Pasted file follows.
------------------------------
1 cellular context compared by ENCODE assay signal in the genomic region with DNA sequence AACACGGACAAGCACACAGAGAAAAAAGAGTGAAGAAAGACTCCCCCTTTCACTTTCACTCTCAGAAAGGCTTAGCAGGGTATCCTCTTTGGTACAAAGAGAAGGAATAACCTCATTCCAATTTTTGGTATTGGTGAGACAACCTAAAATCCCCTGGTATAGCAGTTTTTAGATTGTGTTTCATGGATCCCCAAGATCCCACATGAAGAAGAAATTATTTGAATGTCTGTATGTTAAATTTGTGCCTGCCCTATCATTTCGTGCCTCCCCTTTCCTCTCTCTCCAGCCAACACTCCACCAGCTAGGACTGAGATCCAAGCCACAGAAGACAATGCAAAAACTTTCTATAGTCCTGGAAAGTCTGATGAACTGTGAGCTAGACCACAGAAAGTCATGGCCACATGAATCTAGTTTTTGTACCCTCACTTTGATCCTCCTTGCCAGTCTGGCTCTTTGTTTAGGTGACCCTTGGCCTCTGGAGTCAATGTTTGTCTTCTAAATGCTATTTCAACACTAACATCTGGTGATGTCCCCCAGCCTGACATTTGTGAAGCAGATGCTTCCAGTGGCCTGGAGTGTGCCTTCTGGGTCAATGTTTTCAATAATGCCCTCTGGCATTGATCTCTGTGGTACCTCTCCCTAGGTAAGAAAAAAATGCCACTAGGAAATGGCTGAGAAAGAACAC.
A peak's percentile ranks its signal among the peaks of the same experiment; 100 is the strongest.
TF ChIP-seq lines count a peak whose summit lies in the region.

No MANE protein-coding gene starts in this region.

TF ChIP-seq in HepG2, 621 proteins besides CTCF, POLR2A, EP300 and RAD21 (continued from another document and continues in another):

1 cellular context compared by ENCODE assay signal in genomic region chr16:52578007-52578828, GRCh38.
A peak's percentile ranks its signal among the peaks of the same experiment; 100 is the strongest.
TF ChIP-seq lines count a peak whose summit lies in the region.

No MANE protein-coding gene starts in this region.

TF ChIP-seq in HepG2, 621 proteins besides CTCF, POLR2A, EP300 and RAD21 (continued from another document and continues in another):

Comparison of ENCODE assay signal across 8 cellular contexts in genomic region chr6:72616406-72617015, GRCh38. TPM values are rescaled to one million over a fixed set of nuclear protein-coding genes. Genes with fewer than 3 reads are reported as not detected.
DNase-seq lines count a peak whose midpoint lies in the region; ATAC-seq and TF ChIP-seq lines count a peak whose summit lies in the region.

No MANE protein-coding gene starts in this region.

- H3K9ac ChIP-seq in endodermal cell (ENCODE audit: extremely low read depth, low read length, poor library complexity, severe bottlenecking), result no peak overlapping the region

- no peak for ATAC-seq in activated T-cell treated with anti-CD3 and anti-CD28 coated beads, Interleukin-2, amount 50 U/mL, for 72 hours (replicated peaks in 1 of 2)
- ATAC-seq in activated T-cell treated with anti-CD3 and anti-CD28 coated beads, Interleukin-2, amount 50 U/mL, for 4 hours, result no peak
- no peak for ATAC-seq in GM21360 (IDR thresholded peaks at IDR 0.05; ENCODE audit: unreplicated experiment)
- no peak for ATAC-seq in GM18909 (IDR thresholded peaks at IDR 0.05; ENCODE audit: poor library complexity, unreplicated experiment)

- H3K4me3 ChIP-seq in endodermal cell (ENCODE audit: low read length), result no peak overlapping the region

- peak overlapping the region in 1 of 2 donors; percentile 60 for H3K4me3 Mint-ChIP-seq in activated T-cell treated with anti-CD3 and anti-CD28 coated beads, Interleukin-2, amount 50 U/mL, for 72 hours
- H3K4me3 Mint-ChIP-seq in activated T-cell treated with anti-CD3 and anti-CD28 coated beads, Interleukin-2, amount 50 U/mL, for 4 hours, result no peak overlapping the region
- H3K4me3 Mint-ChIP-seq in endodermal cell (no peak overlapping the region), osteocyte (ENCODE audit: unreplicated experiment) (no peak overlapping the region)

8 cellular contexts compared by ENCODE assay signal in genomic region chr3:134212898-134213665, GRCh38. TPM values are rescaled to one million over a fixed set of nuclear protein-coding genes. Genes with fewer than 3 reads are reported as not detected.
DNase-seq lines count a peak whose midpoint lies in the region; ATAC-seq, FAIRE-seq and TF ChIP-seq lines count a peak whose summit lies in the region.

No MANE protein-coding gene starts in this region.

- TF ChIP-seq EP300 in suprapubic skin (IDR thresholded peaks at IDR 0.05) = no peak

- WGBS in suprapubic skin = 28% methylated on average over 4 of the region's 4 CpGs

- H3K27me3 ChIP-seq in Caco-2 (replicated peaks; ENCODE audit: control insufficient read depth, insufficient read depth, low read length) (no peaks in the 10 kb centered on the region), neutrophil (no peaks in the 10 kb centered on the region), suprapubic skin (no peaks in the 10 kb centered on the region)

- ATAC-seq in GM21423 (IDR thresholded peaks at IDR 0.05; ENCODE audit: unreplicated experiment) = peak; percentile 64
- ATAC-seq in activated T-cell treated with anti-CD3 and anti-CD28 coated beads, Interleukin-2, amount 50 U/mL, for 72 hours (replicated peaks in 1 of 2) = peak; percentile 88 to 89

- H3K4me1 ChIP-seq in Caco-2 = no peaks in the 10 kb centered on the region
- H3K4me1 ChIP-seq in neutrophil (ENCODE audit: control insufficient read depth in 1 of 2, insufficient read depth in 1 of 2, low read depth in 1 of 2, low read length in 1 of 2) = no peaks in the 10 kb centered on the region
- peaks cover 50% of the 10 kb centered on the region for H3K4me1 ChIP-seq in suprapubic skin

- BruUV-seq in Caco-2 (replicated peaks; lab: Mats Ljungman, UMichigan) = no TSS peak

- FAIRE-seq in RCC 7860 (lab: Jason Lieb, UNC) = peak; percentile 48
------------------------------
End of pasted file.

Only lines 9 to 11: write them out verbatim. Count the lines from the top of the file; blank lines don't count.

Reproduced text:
No MANE protein-coding gene starts in this region.

TF ChIP-seq in HepG2, 621 proteins besides CTCF, POLR2A, EP300 and RAD21 (continued from another document and continues in another):

Comparison of ENCODE assay signal across 8 cellular contexts in genomic region chr6:72616406-72617015, GRCh38. TPM values are rescaled to one million over a fixed set of nuclear protein-coding genes. Genes with fewer than 3 reads are reported as not detected.